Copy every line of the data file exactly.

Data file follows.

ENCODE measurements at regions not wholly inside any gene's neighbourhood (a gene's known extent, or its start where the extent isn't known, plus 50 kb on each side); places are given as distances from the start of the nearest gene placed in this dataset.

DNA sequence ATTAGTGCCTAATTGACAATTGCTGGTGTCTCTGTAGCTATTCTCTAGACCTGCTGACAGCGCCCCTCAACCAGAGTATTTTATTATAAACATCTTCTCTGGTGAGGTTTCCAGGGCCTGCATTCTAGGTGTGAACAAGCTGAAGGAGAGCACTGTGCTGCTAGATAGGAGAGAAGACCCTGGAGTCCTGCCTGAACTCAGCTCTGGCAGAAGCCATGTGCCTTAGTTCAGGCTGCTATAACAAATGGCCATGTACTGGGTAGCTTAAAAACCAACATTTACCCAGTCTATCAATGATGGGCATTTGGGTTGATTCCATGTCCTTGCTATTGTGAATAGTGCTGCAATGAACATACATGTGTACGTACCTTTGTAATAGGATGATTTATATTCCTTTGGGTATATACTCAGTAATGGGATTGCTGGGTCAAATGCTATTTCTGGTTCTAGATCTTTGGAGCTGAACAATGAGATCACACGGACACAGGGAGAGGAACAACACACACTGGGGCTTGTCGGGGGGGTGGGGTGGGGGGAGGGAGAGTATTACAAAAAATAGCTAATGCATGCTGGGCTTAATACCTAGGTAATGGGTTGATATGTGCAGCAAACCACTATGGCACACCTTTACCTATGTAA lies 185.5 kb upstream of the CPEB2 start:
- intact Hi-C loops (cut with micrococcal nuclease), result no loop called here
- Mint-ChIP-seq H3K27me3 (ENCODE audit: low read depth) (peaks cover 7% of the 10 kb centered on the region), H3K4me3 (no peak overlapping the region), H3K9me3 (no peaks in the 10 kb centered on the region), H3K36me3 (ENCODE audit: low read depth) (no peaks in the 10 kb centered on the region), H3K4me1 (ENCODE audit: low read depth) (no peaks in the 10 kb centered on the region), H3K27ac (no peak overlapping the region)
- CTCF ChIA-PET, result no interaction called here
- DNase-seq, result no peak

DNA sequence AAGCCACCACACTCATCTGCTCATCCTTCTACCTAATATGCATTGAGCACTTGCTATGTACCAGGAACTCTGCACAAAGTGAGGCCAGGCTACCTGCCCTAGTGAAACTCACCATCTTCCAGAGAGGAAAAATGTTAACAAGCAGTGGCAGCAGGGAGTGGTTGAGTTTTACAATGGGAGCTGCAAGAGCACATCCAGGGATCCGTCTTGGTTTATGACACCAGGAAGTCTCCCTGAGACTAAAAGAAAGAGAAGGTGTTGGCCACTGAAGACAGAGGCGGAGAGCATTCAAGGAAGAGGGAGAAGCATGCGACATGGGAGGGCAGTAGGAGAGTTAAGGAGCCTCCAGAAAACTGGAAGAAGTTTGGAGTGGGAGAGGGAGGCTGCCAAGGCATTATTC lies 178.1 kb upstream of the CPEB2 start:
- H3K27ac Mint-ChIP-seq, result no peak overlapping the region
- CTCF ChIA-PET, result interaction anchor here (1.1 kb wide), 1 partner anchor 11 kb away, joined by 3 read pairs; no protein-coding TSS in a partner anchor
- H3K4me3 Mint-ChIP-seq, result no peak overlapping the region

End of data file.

ENCODE measurements at regions not wholly inside any gene's neighbourhood (a gene's known extent, or its start where the extent isn't known, plus 50 kb on each side); places are given as distances from the start of the nearest gene placed in this dataset.

DNA sequence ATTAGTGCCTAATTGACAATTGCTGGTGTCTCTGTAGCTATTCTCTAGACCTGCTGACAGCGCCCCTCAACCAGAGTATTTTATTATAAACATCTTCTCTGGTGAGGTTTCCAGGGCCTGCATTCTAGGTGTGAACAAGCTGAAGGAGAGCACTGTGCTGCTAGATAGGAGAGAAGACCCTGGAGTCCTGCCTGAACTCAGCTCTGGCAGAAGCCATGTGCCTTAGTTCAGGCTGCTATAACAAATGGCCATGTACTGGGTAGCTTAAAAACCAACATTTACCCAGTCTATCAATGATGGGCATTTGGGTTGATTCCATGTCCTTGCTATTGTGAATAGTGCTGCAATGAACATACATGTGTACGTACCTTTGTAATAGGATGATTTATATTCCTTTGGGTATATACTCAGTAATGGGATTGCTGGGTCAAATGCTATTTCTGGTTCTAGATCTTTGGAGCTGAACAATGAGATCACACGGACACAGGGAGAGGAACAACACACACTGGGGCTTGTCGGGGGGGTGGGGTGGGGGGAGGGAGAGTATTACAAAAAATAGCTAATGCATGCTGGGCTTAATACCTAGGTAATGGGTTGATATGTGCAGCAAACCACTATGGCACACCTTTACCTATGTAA lies 185.5 kb upstream of the CPEB2 start:
- intact Hi-C loops (cut with micrococcal nuclease), result no loop called here
- Mint-ChIP-seq H3K27me3 (ENCODE audit: low read depth) (peaks cover 7% of the 10 kb centered on the region), H3K4me3 (no peak overlapping the region), H3K9me3 (no peaks in the 10 kb centered on the region), H3K36me3 (ENCODE audit: low read depth) (no peaks in the 10 kb centered on the region), H3K4me1 (ENCODE audit: low read depth) (no peaks in the 10 kb centered on the region), H3K27ac (no peak overlapping the region)
- CTCF ChIA-PET, result no interaction called here
- DNase-seq, result no peak

DNA sequence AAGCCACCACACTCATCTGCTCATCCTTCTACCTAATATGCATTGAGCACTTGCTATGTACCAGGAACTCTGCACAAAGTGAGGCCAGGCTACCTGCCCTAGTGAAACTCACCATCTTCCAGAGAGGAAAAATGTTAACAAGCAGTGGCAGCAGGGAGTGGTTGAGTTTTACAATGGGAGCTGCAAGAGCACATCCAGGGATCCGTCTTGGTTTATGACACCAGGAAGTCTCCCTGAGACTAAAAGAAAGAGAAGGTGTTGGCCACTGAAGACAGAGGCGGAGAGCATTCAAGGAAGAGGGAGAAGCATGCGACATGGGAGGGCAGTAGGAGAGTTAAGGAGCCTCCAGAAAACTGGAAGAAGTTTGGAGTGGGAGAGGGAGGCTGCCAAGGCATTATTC lies 178.1 kb upstream of the CPEB2 start:
- H3K27ac Mint-ChIP-seq, result no peak overlapping the region
- CTCF ChIA-PET, result interaction anchor here (1.1 kb wide), 1 partner anchor 11 kb away, joined by 3 read pairs; no protein-coding TSS in a partner anchor
- H3K4me3 Mint-ChIP-seq, result no peak overlapping the region